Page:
SwampGeese11Mar18#0684E2c4x6

Open wetland with seasonal water

Hoodie6Mar18#0150E2c5x7

Hooded Merganser in a hardwood swamp

Muskrat7Mar18#0353E9c8x10

Muskrat feeding on submerged vegetation

SwampGeese9Mar18#0586E2c4x6

Hardwood swamp teaming with wildlife (location for the remaining images)

Muskrat9Mar18#0616E5c5x7

Muskrat in a hardwood swamp, browsing Northern White Cedar (1 of 2)

Muskrat9Mar18#0628E5c5x7

Woodies6Mar18#0073E21c4x6

Wood Ducks cruising along in a hardwood swamp; 1 of 3

Woodies6Mar18#0082E2c5x7

Woodies6Mar18#0094E21c4x6

Photos by NB Hunter. © All Rights Reserved.

October Memories

Sunrise22Sept17#4006E2c8x10

Wisps of clouds and soft colors defined a warm and peaceful sunrise

LeavesFrogs10Oct17#4715E2c5x7

Natural rhythms were interrupted by unusually warm, dry and erratic weather patterns

LeafSpring10Oct17#4724E2c5x7

Early leaf drop and muted colors in woodlands shifted attention to the landscape underfoot

MoonHarvest7Oct17#4533E5c8x10

The Harvest Moon reminded all of the landscape overhead

GeeseGulls17Oct17#4865E2c4x6

Harvested fields were crowded with hungry geese

GeeseGulls17Oct17#4820E2c8x10

Gulls as well as geese foraged in dense, low fog on cold mornings

CanalRdPond24Oct17#5404E2c4x6

Searches for fall landscapes led to familiar haunts, like the old mill pond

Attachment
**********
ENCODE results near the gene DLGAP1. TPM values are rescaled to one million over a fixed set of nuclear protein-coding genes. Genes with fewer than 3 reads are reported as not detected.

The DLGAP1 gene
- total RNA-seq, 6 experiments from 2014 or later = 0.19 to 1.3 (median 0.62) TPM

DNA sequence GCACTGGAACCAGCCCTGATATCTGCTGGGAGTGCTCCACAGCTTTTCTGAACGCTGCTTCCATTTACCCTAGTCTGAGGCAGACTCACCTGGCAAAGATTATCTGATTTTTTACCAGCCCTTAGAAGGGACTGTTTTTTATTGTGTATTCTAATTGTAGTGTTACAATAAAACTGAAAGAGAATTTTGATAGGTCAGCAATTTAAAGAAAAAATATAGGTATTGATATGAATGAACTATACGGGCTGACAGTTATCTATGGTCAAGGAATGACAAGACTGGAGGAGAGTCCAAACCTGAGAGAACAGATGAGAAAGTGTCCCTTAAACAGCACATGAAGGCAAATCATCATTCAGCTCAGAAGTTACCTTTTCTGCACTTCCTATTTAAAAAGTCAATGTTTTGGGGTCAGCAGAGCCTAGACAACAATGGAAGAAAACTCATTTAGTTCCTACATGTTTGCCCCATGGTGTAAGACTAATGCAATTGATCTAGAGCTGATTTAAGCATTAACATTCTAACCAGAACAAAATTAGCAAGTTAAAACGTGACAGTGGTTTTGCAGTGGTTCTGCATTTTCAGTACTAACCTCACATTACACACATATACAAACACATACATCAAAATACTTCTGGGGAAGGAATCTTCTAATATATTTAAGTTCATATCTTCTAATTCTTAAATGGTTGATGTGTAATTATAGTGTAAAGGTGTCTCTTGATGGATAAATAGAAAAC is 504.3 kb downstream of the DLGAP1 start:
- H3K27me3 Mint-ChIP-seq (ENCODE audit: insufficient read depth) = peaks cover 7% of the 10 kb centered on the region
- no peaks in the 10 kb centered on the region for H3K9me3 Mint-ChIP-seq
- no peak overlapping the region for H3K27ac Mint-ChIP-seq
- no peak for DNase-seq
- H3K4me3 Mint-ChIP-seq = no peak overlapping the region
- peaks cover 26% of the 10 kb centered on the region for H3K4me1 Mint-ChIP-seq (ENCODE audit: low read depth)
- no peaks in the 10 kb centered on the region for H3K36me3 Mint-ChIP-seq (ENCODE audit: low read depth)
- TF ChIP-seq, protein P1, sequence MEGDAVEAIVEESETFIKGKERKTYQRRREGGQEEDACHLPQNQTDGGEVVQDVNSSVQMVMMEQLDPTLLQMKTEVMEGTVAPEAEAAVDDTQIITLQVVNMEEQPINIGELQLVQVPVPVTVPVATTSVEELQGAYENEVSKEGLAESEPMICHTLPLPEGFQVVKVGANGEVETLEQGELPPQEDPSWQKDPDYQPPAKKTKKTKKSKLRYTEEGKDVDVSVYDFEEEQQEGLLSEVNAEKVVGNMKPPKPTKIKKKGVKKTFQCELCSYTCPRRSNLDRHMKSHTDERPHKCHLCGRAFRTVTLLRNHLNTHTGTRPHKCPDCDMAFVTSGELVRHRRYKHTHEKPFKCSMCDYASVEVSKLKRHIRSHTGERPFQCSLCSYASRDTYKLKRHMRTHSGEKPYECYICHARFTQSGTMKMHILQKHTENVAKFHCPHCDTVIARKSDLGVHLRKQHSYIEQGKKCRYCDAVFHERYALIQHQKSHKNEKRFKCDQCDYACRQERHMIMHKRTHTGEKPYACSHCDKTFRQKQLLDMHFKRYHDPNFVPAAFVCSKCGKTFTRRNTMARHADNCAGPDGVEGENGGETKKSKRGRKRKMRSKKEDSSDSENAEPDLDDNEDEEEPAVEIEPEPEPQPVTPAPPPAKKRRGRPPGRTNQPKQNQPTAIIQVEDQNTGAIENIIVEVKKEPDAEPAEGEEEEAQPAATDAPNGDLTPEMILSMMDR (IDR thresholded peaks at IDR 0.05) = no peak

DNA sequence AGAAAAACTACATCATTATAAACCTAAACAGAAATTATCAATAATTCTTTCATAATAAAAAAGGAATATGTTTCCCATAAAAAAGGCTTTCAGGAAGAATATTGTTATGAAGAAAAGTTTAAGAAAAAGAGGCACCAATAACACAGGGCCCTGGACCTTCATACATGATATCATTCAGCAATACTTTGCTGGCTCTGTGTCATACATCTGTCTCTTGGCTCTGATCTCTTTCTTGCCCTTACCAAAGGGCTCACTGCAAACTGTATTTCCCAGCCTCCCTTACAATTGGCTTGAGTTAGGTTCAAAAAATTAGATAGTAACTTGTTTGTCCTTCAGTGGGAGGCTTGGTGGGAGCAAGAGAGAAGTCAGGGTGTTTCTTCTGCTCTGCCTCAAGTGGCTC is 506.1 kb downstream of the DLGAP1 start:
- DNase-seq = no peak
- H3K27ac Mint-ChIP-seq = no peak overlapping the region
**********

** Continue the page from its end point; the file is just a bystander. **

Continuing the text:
BeaverMale19Oct17#5293E5c8x10

Driven more by photoperiod than the tricky warm weather, a mature male beaver prepared for winter by harvesting an aspen tree and stashing branches at the family lodge

Sumac25Oct17#5462E2c8x10

Staghorn Sumac was on fire!

ChickenOfTheWoods28Oct17#5590E5c5x7

A large ash tree, dead for many years, returned to life. An impressive mass of “Chicken-of-the woods” fungus fruited on the base of the snag and lit up a drab woodland scene.

LeavesStream30Oct17#5644E2c8x10

October reflections

Photos by NB Hunter (October 2017). © All Rights Reserved.

 

A Beautiful Little Duck

After years of observing and photographing natural events, I’ve learned one thing for certain: opportunities must be seized, because “next time” is wishful thinking in the context of a lifetime. Twenty four years ago we had a 43 inch snowfall in March.  A similar event occurred this year, blanketing the region with about three feet of snow. Since the Spring migration was underway, there was a unique opportunity to learn about the response of wildlife to deep snow, freezing temperatures and frozen surface waters in late winter. When travel advisories were lifted, I began searching rural areas, farms and aquatic habitats in an attempt to capture the moment.